Credit: NTSB

Answers on why Amtrak 188 crashed one year ago today in Philadelphia, killing eight and injuring dozens more, could come by next week.

The National Transportation Safety Board will release its final report on the crash “in another week or so,” former Mayor Michael Nutter, who was still in office when the train derailed last year, told Billy Penn in an interview.

“I think it is fairly standard in these situations that a full and complete NTSB investigation usually takes a year, whether it’s trains or airplanes that crash,” Nutter told Billy Penn, part of a conversation about the derailment that will be published later today. “All these significant scenes take a year. They’re very good at what they do but they’re very thorough. I’m very very interested just to understand what happened.”

The NTSB has released interim reports marking its progress on the investigation into the Amtrak 188 crash that have included photos, evidence, interviews with key players and more. But the federal body has yet to nail down a conclusive reason for why the Northeast Corridor train derailed at the Frankford Junction on May 12, 2015.

Just days after the crash last spring, NTSB officials had concluded the train, bound for New York, was traveling at a speed of more than 100 m.p.h., or nearly twice what the posted speed limit in the area was, as it traveled around the bend in Philadelphia. They also said had Amtrak installed a technology called Positive Train Control — which automatically slows trains moving too fast — in the area, the crash could have been prevented.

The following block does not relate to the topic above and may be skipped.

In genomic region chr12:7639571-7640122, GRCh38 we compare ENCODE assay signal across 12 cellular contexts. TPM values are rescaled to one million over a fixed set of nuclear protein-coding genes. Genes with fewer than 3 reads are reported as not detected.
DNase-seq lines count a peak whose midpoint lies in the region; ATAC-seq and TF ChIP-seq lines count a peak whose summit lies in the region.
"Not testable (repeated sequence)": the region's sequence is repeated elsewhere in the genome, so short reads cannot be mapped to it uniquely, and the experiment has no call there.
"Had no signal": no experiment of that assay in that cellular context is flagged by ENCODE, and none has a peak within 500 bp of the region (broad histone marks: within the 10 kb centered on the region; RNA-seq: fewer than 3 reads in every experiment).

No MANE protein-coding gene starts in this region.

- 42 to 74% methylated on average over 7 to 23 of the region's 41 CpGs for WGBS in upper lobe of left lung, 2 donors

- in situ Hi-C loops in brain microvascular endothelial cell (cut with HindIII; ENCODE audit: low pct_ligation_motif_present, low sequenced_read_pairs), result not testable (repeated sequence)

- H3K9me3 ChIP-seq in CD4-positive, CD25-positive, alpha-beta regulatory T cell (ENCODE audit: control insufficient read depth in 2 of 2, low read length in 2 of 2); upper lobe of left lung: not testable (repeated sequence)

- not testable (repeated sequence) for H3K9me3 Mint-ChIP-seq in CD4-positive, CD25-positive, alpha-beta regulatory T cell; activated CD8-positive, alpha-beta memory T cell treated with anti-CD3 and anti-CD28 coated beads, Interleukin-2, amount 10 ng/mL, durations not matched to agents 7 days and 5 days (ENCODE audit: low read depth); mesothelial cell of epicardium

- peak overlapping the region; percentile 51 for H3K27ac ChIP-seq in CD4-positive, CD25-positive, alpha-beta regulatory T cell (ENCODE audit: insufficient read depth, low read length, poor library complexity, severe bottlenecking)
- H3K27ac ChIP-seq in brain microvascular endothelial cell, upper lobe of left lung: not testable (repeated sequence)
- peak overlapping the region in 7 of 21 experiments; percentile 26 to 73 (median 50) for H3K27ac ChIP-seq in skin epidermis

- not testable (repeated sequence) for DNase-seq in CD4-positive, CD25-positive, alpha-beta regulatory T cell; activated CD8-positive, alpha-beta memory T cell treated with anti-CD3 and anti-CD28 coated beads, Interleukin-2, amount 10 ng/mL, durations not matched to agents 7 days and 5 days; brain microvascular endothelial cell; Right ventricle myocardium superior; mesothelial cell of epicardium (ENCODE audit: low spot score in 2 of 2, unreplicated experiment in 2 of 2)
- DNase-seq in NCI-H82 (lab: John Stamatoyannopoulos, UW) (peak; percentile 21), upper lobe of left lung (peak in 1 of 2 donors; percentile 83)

As of the last interim report by the NTSB, train engineer Brandon Bostian was interviewed at least twice by federal investigators. In his first interview the week of the crash, Bostian said he had few memories of the night. But in a follow-up interview six months later in November, Bostian, who suffered a head injury during the crash, seemed to have remembered more steps he took moments before the train derailed.

“I couldn’t say with certainty that my memory is accurate,” he told investigators in November. “There are a couple of prominent scenes in my head that have come back to me since we last spoke.”

The engineer, in his second interview with investigators, said he was actually operating the train 10 m.p.h. slower than what was the posted speed limit, and he remembers pushing the throttle forward to get closer to the speed limit. He also recalled three separate steps taken to try to slow down the train, from a “ten pound” brake application, to a “full service” brake to putting the train in “emergency” mode to get it to stop.

Bostian has not been criminally charged in connection with the crash, though some lawyers and experts have speculated that he could based on what the NTSB concludes in its final report.

During a post-crash interview on CNN, Nutter famously said, “you’d almost have to be an idiot” to speed up the train to make up for lost time, as early reports had indicated Bostian may have done. His tone has softened a bit since then.

“I’ll leave the law enforcement issues to the law enforcement community. I expressed my personal feelings as a citizen, as a father, as a human being. Obviously something went wrong, terribly wrong. I’ll leave it to investigators. I expressed a human feeling.”

The document to be released next week could have a seismic impact for the dozens of people who filed lawsuits after the crash, whether it was because they were injured on the train or a family member was killed. All of those lawsuits — there are more than 60 — were consolidated and will be heard in Philadelphia.

Chris Krewson is the executive director of LION Publishers, a national nonprofit association that serves local journalism entrepreneurs build sustainable news organizations, and the founding editor of...